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The Father of Erica

Recently posted to the Poetics List by Jim Carpenter:

Hi,

I just wanted to weigh in a bit on some of the recent discussion about Issue 1 and maybe help to make a couple of things clear.

First off, Issue 1 is not a hoax nor a prank.  It is (and I think should have been immediately seen as) parody, parody as obvious as anything on The Onion.  If there is anything amusing about the project, it is that so many folks did not see that.  Maybe that's because it is bad parody.  I'm too close to the project to be objective about that--I'll leave it for others to make that judgement.  But speaking for myself, there was no intent to fool anybody, just to evoke a chuckle or two.

Second, the ETC project is, and should be discussed as, separate from Issue 1.  I was multiply motivated to continue the project after completing my thesis.  I did not feel as if the thesis satisfactorily answered the question as to whether machine poetry could compete with traditional poetry.  I had attempted to devise and implement some controlled testing, but could not for the life of me devise an adequate null hypothesis.  So after some considerable time, decided that the only way to test was to actually send out the work and see what happened.  It was important that in sending poems out I not identify them as machine works because that would irreparably compromise the experiment.  Some editors would accept the work only because it was  borne of the machine and others would reject it for the same reason. So Erica was born.  And of course that kind of exercise does have at least some of the characteristics of the hoax. And I confess to some pleasure in the act.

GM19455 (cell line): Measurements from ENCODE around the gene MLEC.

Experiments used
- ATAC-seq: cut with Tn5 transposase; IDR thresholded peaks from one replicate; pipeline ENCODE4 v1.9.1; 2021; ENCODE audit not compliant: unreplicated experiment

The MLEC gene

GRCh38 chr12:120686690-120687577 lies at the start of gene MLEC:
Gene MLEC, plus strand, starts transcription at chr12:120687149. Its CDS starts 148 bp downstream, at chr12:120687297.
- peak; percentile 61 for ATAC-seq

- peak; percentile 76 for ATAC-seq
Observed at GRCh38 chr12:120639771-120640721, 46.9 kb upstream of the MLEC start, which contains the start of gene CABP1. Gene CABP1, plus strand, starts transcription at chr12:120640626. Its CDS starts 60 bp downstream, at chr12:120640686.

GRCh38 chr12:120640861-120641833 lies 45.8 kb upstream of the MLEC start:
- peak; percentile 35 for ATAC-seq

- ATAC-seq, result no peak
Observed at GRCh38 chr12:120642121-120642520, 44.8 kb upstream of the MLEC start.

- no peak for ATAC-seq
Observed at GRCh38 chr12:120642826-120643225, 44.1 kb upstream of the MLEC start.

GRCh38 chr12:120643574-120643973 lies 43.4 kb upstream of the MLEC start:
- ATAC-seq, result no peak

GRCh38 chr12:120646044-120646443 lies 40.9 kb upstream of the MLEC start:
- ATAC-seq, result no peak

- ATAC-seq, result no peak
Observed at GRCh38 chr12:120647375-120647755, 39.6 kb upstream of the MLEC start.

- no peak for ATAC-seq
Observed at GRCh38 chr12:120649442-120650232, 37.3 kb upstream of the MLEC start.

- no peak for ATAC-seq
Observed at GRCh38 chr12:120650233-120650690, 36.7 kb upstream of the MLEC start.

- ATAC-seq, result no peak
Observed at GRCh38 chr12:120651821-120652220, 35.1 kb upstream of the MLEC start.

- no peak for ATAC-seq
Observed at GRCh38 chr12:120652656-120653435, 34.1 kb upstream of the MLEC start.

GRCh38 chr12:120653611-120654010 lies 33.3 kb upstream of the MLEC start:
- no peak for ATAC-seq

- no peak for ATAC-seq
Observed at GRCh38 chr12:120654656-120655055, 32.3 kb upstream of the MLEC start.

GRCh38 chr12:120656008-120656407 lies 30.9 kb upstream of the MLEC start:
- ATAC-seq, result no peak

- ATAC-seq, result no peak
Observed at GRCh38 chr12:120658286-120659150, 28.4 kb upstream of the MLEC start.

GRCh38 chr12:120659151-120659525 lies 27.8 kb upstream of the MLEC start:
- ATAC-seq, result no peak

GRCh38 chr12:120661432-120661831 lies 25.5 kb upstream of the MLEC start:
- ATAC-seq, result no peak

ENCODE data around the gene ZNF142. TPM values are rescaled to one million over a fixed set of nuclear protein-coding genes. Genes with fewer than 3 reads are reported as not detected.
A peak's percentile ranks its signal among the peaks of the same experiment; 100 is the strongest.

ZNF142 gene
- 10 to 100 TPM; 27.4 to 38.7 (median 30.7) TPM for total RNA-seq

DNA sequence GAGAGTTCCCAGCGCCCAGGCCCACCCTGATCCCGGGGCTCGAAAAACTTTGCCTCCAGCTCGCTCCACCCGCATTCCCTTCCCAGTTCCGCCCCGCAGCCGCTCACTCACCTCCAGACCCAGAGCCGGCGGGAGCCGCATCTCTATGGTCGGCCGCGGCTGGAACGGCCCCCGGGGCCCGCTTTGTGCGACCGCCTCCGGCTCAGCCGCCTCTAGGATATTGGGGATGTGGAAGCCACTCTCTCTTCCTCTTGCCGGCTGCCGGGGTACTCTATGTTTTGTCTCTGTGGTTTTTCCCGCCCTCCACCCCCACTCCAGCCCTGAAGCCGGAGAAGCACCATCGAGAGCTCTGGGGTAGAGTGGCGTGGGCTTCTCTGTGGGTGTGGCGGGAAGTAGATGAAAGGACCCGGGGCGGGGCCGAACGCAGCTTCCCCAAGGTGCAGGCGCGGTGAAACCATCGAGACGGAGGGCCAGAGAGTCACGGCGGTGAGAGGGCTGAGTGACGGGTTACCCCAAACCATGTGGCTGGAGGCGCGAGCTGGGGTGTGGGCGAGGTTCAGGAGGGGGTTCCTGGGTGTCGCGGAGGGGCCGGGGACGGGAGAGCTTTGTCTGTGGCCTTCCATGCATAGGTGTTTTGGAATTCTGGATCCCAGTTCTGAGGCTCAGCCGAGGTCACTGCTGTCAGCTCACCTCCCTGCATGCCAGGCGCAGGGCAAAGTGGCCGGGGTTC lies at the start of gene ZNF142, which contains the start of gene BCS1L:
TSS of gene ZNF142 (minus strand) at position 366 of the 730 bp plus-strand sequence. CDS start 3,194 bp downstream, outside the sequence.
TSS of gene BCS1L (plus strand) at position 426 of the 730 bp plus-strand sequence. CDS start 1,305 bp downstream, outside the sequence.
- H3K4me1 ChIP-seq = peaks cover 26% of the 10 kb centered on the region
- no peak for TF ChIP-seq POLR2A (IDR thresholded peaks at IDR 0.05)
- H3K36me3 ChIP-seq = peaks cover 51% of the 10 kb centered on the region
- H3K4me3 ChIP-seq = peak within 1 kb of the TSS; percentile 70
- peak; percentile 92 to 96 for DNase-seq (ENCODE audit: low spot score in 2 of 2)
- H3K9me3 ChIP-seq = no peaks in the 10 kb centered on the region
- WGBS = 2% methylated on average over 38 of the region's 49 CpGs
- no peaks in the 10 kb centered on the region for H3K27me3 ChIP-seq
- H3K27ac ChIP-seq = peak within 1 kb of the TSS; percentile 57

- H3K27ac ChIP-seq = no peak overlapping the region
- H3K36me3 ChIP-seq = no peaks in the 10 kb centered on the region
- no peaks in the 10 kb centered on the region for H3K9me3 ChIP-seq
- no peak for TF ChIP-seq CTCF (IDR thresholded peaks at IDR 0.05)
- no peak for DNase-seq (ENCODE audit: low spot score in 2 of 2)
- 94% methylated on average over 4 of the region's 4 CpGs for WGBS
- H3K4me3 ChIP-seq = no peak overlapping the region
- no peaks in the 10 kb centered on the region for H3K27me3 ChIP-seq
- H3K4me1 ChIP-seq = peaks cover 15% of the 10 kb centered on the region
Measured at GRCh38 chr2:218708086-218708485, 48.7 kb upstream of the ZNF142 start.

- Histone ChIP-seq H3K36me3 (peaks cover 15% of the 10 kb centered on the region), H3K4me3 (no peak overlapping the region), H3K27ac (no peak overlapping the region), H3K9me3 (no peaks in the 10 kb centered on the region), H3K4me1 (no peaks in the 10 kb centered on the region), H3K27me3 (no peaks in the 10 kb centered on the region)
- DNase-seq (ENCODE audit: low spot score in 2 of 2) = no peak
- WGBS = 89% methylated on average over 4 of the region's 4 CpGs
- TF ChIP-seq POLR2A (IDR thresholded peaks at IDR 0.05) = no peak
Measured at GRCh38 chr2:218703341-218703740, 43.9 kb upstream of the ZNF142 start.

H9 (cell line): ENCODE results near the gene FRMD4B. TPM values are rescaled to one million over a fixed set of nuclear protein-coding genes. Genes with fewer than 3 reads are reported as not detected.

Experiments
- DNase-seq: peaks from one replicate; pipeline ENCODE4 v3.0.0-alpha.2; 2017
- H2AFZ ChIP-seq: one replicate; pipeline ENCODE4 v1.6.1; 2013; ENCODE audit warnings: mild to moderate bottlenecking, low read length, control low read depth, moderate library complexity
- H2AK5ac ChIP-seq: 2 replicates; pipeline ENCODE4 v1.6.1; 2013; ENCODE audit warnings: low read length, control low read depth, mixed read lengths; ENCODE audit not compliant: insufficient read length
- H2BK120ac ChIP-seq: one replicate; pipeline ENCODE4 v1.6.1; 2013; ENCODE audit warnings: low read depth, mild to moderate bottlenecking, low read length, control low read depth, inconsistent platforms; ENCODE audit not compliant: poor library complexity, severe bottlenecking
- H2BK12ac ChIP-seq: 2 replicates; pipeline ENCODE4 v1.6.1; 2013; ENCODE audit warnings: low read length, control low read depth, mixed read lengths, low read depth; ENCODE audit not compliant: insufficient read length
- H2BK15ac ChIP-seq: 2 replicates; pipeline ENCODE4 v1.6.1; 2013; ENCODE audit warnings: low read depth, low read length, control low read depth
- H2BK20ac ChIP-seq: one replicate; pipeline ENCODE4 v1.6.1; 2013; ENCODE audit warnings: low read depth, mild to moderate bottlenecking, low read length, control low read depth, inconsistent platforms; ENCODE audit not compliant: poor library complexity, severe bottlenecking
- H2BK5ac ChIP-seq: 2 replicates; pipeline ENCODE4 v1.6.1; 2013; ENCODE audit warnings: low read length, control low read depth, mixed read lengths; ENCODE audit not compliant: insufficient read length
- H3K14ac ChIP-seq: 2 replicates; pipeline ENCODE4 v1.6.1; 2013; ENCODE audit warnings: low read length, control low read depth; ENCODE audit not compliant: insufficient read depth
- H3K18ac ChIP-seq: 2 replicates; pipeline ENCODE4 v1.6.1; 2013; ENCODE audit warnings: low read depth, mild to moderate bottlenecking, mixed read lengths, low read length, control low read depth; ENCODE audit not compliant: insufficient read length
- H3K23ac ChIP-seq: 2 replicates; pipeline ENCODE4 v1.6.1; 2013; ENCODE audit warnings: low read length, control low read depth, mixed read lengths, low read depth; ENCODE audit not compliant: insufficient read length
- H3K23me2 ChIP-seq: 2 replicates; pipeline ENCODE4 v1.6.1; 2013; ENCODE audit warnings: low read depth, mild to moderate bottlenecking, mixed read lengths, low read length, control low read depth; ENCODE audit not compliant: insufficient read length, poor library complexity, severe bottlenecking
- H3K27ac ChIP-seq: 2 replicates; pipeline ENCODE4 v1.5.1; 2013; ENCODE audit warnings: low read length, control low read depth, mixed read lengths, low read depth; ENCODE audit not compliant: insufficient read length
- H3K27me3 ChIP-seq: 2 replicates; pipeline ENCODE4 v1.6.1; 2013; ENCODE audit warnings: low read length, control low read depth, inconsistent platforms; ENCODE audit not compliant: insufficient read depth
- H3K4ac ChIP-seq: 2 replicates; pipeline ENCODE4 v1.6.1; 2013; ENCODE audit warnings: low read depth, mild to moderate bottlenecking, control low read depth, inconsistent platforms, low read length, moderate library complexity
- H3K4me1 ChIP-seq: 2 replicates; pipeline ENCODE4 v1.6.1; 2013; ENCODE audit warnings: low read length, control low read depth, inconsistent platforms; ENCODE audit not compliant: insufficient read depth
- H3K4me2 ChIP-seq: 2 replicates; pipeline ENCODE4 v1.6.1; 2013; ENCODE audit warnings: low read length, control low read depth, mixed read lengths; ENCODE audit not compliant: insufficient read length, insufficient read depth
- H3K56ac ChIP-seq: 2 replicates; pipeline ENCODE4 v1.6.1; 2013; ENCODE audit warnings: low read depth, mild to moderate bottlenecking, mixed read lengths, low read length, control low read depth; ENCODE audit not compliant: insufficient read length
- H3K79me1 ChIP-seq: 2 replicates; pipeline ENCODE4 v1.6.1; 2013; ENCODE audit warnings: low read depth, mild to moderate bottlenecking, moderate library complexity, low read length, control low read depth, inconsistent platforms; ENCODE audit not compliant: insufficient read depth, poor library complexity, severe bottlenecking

And as are most alternative artists (and I would think, just about everyone who participates in this list), I wanted to be disruptive.

But there is another, to me, more important motivation, which speaks squarely to Issue 1.  And that has to do with the broader community of computational artists, particularly those working with text.  A problem confronting these artists is where to get text to support their work, especially since the demands of an artifact capable of processing thousands of elements per second and storing gigabytes of data require enormous amounts of it.  It is physically impossible to manually write the 1000s of pages needed to support certain types of work.  Further, developing excellence in the skill sets required for developing computational artifacts and literary artifacts would require double the effort it takes to become either a highly-skilled technician or highly-skilled author.  My thoughts were that artificially generated texts could be used in such works.  (One of the reasons I wrote the most recent version in Java was to facilitate such usage--and also why I've posted the source.)  So far only Issue 1 has taken me up on that.

Finally, all of this is past.  I have turned to other interests, none of them computational, and at this time, have no ambitions toward furthering the project (another reason for releasing the source).  If the project has value, someone else will pick it up.  If not, not. BTW:  There is a clear line along which Erica's poetry can be improved significantly, which does not require any programming knowledge whatsoever.  Just a little Xml.

If anyone is interested, I am happy to respond to questions about the software's design.  Just email me directly: jcarpenter47[at]gmail.com

Best,
--jim

  1. Blogger snezana | October 18, 2008 at 7:21 PM |  

    This is all very interesting. I've been out of the loop of computer poetry entirely. I have questions for Jim and for the For Godot crew, but it'll have to wait until I have a bit more time, probably over the winter break. BTW, the only 3 writer friends to whom I have so far told about Issue 1 had the same reaction: they'd be pissed off and how come I find the whole thing amusing... Another friend, who is a scholarly writer, was amused with me. Others are just puzzled, like my brother, who is currently working on a computer simulation of a beating heart.

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